Adam Green's first horror feature, Hatchet, has literally exploded onto the horror scene after its inclusion in the 2006 Tribeca Film Festival. With not a seat left unsold, the screening has left those who saw it, hooked, and those who missed out, desperate to join the exclusive club. Currently finishing his second horror feature, Spiral, and working on a script for Cabin Fever 2 for Lionsgate, Adam took time out to tell HorrorTalk about his accelerated rise to genre stardom!
HorrorTalk: Hatchet is described as a return to the old-school American horror of the 80's and 90's. Tell me about the plot, and what made you decide to look to the past for your influences?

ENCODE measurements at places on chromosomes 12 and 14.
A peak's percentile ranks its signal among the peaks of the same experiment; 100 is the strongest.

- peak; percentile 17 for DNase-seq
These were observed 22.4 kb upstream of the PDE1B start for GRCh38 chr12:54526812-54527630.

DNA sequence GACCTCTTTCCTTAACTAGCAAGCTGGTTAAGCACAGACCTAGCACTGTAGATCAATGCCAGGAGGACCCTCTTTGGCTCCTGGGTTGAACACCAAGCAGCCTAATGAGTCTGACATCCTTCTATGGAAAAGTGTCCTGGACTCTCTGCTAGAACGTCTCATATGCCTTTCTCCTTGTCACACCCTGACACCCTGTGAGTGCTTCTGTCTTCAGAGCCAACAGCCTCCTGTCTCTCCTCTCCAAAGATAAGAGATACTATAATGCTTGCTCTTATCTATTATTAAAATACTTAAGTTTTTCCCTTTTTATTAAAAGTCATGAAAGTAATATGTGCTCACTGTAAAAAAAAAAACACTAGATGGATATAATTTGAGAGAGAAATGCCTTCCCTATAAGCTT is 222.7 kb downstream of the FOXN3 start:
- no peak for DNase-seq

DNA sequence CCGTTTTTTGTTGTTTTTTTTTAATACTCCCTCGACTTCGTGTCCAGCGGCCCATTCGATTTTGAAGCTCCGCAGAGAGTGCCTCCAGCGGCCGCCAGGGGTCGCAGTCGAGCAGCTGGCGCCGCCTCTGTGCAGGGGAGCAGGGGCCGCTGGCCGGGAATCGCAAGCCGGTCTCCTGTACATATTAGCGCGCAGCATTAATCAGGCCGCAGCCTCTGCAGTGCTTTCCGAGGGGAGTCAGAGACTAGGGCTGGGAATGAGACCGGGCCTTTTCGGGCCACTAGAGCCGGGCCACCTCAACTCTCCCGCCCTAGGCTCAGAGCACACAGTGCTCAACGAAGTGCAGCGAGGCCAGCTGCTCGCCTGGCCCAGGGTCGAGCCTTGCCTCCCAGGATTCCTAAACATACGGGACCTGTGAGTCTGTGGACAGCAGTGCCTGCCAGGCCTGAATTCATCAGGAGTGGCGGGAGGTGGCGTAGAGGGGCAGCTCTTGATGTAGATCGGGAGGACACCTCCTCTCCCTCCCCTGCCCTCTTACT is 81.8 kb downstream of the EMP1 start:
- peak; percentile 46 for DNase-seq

Adam Green: The plot for Hatchet is something I thought up when I was only 8 years old. I was at summer camp and the counselors told us to stay away from this one cabin or “hatchet face” would get us. It was pretty much the cabin where they partied and stuff, and “hatchet face” was supposed to sound scary enough to keep us away. Luckily, I had an older brother so I had already been exposed to slasher flicks like Halloween and Friday the 13th, so I was THRILLED at the thought of this “hatchet face” character. Unfortunately, the counselors had nothing to back it up with other than a scary name. They hadn’t even bothered to think of a story to go along with it. So that night I made up my own story (pretty much inventing Victor Crowley on the spot) and I scared the other kids in my bunk. The next morning I was threatened that I would be sent home if I tormented the other kids again.